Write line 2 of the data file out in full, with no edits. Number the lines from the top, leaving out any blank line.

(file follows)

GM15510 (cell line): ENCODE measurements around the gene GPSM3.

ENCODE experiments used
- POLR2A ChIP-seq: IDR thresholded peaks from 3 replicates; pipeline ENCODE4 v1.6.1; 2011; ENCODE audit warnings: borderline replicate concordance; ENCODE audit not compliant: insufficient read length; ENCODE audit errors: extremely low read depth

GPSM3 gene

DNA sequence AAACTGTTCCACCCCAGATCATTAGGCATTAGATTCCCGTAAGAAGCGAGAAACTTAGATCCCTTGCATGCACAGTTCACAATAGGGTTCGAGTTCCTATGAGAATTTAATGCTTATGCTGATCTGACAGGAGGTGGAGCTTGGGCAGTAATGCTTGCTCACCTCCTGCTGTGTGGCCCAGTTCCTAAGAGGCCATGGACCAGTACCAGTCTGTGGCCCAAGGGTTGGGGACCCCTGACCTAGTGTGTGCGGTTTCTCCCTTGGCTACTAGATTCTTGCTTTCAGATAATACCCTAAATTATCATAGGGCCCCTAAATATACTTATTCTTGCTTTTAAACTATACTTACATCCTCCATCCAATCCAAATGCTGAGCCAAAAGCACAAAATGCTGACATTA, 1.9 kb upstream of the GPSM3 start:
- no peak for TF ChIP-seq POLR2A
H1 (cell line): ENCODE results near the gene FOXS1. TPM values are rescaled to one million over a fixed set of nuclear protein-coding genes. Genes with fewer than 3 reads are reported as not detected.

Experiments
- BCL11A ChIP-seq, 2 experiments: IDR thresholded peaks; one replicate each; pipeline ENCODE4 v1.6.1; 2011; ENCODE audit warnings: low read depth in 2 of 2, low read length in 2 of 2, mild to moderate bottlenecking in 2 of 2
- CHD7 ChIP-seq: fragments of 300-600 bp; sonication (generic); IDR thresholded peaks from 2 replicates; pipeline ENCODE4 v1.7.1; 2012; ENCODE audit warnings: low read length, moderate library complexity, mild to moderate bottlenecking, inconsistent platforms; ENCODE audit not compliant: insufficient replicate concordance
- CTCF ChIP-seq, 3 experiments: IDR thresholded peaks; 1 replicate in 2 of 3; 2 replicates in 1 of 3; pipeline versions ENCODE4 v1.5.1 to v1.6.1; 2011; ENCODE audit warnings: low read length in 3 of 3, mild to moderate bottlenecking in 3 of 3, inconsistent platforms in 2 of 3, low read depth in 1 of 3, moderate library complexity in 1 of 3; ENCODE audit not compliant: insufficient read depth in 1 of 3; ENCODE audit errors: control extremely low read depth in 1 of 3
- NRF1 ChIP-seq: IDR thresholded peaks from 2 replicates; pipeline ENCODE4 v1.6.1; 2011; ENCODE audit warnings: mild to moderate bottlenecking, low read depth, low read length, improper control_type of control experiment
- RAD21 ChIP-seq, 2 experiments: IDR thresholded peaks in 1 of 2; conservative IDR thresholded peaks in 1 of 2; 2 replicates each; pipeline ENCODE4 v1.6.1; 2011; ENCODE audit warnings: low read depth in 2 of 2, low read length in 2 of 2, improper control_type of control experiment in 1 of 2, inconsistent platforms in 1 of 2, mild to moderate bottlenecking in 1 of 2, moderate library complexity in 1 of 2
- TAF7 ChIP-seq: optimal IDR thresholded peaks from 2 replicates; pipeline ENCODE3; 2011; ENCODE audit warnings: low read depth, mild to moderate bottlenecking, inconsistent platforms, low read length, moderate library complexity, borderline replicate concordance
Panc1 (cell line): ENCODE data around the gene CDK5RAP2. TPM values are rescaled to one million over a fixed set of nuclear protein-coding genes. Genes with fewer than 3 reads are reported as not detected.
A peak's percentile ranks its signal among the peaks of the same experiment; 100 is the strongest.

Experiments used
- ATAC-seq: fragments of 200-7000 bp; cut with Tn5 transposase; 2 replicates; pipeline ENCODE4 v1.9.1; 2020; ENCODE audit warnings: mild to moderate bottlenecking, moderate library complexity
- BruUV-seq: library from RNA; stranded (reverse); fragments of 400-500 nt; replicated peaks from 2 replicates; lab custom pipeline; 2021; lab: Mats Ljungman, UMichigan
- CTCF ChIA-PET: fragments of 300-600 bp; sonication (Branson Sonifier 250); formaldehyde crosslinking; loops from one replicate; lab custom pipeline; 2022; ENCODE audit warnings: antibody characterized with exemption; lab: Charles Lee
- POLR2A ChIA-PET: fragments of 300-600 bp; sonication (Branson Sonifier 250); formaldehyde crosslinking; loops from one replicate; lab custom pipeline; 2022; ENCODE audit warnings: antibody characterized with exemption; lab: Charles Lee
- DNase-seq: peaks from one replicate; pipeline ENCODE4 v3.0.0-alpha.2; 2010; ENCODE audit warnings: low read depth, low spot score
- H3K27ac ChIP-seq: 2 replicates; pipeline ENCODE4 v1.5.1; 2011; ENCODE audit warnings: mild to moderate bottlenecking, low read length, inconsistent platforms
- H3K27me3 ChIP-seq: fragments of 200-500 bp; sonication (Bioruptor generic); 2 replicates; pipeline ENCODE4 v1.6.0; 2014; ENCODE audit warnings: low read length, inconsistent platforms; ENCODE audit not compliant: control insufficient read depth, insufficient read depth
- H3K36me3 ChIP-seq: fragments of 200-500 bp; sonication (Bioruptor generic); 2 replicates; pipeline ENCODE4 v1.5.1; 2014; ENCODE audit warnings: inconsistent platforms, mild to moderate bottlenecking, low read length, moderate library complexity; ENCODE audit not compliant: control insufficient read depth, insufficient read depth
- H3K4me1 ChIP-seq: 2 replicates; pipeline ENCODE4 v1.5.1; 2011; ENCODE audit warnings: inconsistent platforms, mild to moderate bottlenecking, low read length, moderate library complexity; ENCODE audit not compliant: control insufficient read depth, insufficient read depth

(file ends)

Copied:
ENCODE experiments used